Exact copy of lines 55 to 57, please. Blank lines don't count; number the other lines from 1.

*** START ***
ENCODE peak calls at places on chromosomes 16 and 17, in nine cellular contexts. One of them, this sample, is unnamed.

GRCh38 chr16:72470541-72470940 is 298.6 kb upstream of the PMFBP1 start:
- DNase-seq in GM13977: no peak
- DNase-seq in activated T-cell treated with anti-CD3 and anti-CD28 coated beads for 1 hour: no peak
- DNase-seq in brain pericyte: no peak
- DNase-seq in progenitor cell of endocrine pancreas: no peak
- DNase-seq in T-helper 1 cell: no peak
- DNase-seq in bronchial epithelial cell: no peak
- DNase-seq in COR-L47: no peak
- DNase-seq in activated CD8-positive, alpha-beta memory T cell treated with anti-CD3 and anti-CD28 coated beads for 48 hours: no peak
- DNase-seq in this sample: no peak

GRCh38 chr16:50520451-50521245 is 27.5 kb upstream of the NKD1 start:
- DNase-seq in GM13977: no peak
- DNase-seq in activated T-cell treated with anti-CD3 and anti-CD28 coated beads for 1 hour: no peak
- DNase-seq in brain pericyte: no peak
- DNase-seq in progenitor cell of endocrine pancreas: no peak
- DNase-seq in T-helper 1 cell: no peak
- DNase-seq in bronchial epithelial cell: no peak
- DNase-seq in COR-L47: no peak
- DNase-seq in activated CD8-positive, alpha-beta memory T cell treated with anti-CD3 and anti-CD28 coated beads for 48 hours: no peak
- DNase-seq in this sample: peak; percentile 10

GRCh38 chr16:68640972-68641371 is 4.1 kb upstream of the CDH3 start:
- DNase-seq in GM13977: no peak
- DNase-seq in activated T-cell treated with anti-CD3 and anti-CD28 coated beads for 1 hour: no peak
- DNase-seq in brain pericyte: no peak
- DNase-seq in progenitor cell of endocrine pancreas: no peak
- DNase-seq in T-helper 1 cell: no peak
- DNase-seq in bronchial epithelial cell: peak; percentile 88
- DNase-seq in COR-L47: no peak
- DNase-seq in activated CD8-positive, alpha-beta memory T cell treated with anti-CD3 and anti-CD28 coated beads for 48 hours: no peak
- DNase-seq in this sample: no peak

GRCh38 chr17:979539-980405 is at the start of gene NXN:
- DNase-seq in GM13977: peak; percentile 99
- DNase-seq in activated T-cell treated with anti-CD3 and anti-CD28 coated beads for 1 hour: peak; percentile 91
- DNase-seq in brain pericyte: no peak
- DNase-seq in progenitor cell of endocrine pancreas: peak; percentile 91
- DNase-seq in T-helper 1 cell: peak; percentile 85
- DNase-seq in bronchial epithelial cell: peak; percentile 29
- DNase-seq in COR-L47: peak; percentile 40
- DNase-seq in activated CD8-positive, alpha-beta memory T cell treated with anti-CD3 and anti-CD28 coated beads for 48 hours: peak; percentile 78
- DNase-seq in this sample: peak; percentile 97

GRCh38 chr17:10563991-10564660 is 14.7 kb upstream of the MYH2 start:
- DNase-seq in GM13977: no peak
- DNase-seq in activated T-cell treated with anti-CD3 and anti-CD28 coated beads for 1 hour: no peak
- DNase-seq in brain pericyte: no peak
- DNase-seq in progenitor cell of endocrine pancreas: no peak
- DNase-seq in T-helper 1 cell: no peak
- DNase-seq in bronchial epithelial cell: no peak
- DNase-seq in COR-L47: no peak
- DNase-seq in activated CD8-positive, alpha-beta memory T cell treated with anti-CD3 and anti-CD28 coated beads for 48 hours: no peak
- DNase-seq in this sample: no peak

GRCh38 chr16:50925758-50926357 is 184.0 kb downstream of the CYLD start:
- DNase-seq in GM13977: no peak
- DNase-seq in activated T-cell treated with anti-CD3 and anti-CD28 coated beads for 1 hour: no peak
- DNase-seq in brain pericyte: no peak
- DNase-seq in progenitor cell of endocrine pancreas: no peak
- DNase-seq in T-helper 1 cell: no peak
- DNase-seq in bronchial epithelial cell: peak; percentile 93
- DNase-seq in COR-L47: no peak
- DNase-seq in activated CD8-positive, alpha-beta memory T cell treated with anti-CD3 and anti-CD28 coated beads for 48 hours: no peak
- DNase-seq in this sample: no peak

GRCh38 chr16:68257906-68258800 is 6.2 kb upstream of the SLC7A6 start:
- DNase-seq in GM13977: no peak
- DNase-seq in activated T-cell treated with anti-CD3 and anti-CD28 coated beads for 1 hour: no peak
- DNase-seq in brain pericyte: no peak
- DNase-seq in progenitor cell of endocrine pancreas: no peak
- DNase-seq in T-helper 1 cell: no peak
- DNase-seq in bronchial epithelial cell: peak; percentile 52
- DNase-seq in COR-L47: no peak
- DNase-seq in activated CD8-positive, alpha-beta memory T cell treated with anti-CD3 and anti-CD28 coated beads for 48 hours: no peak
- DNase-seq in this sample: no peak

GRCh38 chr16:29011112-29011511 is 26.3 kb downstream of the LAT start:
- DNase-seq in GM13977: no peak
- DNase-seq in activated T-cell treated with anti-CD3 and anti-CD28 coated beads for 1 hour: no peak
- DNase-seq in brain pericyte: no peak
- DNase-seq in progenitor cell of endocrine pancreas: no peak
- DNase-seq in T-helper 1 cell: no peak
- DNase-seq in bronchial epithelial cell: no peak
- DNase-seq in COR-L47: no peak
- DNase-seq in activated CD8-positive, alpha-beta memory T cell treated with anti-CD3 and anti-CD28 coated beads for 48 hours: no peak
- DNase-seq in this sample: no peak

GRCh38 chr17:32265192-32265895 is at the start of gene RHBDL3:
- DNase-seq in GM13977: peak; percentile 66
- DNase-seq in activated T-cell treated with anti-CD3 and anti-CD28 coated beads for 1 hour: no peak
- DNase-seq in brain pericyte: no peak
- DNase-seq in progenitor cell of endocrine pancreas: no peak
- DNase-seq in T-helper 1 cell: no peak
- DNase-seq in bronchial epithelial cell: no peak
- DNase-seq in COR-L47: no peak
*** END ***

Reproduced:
- DNase-seq in brain pericyte: no peak
- DNase-seq in progenitor cell of endocrine pancreas: no peak
- DNase-seq in T-helper 1 cell: no peak